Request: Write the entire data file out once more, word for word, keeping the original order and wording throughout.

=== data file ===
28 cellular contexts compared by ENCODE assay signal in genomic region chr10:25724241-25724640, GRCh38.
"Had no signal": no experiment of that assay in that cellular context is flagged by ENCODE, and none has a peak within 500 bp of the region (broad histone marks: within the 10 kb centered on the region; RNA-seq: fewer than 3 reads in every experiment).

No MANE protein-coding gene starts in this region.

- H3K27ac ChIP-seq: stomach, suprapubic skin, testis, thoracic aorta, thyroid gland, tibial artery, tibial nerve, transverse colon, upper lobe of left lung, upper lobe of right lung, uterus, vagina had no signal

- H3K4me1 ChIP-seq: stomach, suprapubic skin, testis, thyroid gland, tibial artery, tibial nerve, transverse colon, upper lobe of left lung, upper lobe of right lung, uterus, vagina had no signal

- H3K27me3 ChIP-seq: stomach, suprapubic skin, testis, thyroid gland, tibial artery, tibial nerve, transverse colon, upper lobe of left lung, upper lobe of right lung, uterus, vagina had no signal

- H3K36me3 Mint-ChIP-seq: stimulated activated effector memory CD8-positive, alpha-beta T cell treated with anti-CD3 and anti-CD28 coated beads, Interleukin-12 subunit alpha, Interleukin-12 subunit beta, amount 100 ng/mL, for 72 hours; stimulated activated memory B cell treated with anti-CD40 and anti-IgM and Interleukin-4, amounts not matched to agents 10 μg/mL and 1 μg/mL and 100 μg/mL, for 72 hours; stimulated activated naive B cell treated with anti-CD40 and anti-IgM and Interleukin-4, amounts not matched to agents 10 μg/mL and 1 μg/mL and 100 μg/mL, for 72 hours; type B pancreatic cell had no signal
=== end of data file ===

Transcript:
28 cellular contexts compared by ENCODE assay signal in genomic region chr10:25724241-25724640, GRCh38.
"Had no signal": no experiment of that assay in that cellular context is flagged by ENCODE, and none has a peak within 500 bp of the region (broad histone marks: within the 10 kb centered on the region; RNA-seq: fewer than 3 reads in every experiment).

No MANE protein-coding gene starts in this region.

- H3K27ac ChIP-seq: stomach, suprapubic skin, testis, thoracic aorta, thyroid gland, tibial artery, tibial nerve, transverse colon, upper lobe of left lung, upper lobe of right lung, uterus, vagina had no signal

- H3K4me1 ChIP-seq: stomach, suprapubic skin, testis, thyroid gland, tibial artery, tibial nerve, transverse colon, upper lobe of left lung, upper lobe of right lung, uterus, vagina had no signal

- H3K27me3 ChIP-seq: stomach, suprapubic skin, testis, thyroid gland, tibial artery, tibial nerve, transverse colon, upper lobe of left lung, upper lobe of right lung, uterus, vagina had no signal

- H3K36me3 Mint-ChIP-seq: stimulated activated effector memory CD8-positive, alpha-beta T cell treated with anti-CD3 and anti-CD28 coated beads, Interleukin-12 subunit alpha, Interleukin-12 subunit beta, amount 100 ng/mL, for 72 hours; stimulated activated memory B cell treated with anti-CD40 and anti-IgM and Interleukin-4, amounts not matched to agents 10 μg/mL and 1 μg/mL and 100 μg/mL, for 72 hours; stimulated activated naive B cell treated with anti-CD40 and anti-IgM and Interleukin-4, amounts not matched to agents 10 μg/mL and 1 μg/mL and 100 μg/mL, for 72 hours; type B pancreatic cell had no signal